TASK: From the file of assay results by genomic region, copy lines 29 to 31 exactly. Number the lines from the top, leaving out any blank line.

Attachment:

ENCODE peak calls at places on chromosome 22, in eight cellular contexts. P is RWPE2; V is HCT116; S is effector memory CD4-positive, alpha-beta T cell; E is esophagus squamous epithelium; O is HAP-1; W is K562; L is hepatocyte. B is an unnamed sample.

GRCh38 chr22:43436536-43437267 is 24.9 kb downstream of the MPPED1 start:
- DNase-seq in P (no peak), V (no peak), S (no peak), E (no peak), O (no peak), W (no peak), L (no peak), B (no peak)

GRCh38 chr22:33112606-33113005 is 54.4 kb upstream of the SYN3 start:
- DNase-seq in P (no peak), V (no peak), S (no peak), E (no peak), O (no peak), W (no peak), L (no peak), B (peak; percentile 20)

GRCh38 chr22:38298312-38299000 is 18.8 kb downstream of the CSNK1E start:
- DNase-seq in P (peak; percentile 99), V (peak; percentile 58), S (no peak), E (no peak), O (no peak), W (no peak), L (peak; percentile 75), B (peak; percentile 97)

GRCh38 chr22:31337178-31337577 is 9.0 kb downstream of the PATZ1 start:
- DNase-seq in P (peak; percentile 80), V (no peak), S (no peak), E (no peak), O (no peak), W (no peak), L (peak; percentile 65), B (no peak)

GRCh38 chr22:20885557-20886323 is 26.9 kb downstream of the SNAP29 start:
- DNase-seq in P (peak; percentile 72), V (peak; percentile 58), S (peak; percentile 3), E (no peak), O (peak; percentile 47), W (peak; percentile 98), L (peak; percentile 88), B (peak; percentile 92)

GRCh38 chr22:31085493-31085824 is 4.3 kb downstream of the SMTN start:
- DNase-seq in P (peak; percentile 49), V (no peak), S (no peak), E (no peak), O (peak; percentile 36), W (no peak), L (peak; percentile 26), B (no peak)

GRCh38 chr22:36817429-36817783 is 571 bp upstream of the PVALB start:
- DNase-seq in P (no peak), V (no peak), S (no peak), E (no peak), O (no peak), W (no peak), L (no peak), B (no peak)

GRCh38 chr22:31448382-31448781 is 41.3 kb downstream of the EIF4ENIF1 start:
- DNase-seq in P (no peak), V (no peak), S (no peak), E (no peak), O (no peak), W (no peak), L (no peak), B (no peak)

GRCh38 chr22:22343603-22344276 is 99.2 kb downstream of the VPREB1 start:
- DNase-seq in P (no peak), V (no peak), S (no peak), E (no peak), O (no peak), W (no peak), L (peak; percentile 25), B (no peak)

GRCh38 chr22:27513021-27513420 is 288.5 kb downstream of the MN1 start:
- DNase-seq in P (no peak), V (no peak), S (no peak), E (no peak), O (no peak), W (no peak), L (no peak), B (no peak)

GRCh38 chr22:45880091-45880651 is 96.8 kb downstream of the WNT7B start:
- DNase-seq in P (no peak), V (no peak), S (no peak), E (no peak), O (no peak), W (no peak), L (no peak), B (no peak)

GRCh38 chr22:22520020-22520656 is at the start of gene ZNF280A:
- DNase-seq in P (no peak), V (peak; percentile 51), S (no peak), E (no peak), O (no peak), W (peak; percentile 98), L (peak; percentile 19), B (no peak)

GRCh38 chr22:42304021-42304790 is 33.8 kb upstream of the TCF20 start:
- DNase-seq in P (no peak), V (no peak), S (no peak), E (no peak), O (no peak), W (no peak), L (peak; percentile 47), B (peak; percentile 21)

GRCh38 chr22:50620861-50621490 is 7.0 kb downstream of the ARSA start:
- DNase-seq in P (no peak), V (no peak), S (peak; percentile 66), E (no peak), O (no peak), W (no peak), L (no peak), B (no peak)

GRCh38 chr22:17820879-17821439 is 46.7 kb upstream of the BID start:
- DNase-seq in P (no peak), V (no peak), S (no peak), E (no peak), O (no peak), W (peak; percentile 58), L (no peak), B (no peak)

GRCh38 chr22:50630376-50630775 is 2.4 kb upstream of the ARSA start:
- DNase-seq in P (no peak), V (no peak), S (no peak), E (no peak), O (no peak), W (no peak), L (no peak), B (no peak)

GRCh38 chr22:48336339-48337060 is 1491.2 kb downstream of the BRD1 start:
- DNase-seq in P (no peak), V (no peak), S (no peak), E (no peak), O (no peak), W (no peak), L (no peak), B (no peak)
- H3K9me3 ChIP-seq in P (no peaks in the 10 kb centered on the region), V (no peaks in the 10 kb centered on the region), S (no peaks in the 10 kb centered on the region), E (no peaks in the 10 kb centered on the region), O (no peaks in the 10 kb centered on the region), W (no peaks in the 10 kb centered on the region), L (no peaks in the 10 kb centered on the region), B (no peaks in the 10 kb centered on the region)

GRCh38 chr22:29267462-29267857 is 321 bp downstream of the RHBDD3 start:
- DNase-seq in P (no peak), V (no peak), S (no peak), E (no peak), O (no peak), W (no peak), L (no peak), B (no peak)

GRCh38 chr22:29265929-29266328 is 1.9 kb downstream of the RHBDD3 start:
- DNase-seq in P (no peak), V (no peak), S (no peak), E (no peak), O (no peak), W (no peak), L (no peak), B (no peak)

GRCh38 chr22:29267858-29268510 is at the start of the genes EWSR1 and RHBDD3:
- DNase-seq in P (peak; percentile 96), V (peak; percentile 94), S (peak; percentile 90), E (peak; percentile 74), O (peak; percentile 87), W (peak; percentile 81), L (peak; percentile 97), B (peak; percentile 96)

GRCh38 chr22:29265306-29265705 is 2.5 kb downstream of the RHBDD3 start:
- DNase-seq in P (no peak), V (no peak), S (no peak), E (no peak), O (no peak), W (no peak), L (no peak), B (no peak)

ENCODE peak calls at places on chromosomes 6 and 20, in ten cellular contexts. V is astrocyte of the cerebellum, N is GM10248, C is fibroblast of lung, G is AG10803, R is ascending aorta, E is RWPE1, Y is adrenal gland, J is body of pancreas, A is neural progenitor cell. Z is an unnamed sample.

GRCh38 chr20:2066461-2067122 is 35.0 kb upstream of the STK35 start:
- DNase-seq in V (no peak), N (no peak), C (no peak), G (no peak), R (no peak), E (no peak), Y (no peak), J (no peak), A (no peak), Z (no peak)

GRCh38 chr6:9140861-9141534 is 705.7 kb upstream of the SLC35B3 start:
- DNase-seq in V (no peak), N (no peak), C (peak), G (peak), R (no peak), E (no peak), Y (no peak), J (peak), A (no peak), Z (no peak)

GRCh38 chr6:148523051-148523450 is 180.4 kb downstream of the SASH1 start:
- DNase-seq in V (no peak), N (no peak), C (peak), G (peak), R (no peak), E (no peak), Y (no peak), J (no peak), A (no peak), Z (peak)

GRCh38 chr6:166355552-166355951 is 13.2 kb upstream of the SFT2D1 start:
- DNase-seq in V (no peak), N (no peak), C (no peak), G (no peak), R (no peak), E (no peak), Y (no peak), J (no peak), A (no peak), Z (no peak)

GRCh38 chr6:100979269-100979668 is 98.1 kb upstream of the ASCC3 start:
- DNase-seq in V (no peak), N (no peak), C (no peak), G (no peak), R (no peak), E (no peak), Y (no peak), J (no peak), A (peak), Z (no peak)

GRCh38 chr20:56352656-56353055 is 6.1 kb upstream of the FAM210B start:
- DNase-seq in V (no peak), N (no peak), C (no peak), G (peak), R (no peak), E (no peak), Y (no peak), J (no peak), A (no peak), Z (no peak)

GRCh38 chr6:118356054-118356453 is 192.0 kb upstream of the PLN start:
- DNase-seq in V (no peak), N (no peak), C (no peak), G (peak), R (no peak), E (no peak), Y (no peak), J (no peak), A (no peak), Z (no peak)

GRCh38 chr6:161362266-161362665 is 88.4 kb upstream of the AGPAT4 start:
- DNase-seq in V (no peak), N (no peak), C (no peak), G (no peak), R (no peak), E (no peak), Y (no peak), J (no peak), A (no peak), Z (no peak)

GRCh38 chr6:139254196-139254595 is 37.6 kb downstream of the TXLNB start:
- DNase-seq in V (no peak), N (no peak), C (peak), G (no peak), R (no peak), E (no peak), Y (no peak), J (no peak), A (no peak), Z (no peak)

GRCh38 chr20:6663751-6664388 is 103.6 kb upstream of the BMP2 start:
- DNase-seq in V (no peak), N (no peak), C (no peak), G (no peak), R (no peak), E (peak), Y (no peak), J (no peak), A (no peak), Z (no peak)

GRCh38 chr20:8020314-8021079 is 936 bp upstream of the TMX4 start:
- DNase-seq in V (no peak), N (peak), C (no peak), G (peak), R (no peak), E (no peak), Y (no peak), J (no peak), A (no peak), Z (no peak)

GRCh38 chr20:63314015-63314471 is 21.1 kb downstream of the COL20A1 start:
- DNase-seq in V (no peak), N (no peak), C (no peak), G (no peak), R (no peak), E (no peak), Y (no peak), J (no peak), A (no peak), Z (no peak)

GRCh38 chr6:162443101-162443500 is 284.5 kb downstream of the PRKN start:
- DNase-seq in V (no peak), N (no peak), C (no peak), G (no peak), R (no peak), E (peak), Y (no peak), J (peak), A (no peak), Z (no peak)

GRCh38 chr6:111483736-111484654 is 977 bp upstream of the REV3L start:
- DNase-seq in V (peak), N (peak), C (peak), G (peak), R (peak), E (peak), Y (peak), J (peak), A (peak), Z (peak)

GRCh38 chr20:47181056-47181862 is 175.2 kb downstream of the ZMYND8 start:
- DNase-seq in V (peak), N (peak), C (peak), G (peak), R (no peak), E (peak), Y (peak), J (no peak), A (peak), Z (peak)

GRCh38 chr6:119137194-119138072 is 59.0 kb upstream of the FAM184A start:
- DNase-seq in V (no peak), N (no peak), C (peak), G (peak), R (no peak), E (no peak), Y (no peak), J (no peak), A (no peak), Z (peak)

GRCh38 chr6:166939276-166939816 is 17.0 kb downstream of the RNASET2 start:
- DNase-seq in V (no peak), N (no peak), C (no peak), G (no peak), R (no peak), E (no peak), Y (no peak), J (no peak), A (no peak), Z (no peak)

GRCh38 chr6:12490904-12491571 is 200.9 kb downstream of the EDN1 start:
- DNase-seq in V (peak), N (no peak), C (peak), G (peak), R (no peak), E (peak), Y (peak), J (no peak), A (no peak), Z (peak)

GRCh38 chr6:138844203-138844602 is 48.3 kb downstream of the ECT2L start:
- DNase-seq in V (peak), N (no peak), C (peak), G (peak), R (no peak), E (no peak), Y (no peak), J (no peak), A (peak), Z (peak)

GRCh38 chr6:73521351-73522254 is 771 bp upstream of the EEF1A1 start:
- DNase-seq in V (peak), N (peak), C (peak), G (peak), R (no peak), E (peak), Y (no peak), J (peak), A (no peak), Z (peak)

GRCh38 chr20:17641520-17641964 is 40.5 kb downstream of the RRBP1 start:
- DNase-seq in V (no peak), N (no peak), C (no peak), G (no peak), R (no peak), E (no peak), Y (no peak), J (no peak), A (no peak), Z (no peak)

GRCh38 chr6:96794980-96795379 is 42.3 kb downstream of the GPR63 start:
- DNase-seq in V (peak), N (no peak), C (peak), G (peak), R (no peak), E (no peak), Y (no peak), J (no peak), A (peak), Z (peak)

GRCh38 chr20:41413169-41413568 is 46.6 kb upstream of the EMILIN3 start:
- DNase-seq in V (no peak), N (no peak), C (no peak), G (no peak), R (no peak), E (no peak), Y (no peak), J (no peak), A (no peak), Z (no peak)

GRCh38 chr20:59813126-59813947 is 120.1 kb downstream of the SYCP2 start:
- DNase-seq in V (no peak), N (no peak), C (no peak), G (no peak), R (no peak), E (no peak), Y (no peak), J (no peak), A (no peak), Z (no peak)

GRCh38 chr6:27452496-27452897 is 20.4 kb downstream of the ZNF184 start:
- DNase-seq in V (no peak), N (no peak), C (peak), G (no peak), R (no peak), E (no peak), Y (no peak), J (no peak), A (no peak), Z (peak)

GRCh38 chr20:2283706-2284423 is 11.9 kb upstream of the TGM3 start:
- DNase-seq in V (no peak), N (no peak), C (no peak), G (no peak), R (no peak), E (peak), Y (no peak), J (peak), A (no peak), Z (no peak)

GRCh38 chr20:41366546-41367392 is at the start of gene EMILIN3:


- DNase-seq in P (no peak), V (no peak), S (peak; percentile 66), E (no peak), O (no peak), W (no peak), L (no peak), B (no peak)

GRCh38 chr22:17820879-17821439 is 46.7 kb upstream of the BID start:
- DNase-seq in P (no peak), V (no peak), S (no peak), E (no peak), O (no peak), W (peak; percentile 58), L (no peak), B (no peak)